The rowers on the benches were paralyzed; men running blindly hither and thither; only the drummer on his seat imperturbable, vainly beating the sounding-board, and waiting the orders of the tribune--in the red murk illustrating the matchless discipline which had won the world.

The young Israelite, left fatherless at an early age, feels sorry for the endangered commander:

But at last he had seen it in the promise of the tribune. What else the great man's meaning? And if the benefactor so belated should now be slain! The dead come not back to redeem the pledges of the living. It should not be--Arrius should not die. At least, better perish with him than survive a galley-slave.

The youth sees the veteran as a "great man", "belated", and hopes that he should not be slain. 
He is completely unaware of how Arrius will perceive himself: the respected and honoured warrior's lengthy career shattered by chance at one fell swoop.
The Astroea, meanwhile, sinks down into Neptune's locker, as Ben struggles for survival in pursuit of Quintus:

The influx of the flood tossed him like a log forward into the cabin, where he would have drowned but for the refluence of the sinking motion. As it was, fathoms under the surface the hollow mass vomited him forth, and he arose along with the loosed debris. In the act of rising, he clutched something, and held to it. The time he was under seemed an age longer than it really was; at last he gained the top; with a great gasp he filled his lungs afresh, and, tossing the water from his hair and eyes, climbed higher upon the plank he held, and looked about him.
A quick intelligence told him that they were ships on fire. The battle was yet on; nor could he say who was victor. Within the radius of his vision now and then ships passed, shooting shadows athwart lights. Out of the dun clouds farther on he caught the crash of other ships colliding. The danger, however, was closer at hand. When the Astroea went down, her deck, it will be recollected, held her own crew, and the crews of the two galleys which had attacked her at the same time, all of whom were ingulfed. Many of them came to the surface together, and on the same plank or support of whatever kind continued the combat, begun possibly in the vortex fathoms down. Writhing and twisting in deadly embrace, sometimes striking with sword or javelin.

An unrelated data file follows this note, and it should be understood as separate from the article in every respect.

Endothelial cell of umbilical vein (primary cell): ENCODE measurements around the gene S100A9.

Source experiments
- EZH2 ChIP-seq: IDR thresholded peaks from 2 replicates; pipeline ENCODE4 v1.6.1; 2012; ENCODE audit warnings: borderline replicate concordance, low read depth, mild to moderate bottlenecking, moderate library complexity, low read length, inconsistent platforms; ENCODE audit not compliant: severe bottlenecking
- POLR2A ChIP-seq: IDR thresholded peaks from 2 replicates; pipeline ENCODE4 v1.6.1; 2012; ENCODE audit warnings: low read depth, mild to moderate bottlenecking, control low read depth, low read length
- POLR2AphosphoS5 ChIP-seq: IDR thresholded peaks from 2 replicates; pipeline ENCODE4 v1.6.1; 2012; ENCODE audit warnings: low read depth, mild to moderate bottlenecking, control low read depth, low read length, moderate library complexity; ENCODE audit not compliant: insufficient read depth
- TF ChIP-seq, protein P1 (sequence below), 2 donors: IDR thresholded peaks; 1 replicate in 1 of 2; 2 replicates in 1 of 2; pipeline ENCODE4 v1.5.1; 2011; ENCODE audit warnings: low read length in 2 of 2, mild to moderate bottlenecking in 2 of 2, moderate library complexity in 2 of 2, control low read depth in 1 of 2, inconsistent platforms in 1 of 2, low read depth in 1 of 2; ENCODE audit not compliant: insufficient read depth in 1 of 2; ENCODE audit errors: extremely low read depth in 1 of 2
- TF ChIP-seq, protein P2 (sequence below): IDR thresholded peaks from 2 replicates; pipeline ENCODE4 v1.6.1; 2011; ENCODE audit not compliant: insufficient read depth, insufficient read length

About that time he heard oars in quickest movement, and beheld a galley coming down upon him. The tall prow seemed doubly tall, and the red light playing upon its gilt and carving gave it an appearance of snaky life. Under its foot the water churned to flying foam.
He struck out, pushing the plank, which was very broad and unmanageable. Seconds were precious--half a second might save or lose him. In the crisis of the effort, within arm's reach, a helmet shot up like a gleam of gold. Next came two hands with fingers extended--large hands were they, and strong--their hold once fixed, might not be loosed. Ben-Hur swerved from them appalled. Up rose the helmet and the head it encased--then two arms, which began to beat the water wildly--the head turned back, and gave the face to the light. The mouth gaping wide; the eyes open, but sightless, and the bloodless pallor of a drowning man--never anything more ghastly! Yet he gave a cry of joy at the sight, and as the face was going under again, he caught the sufferer by the chain which passed from the helmet beneath the chin, and drew him to the plank.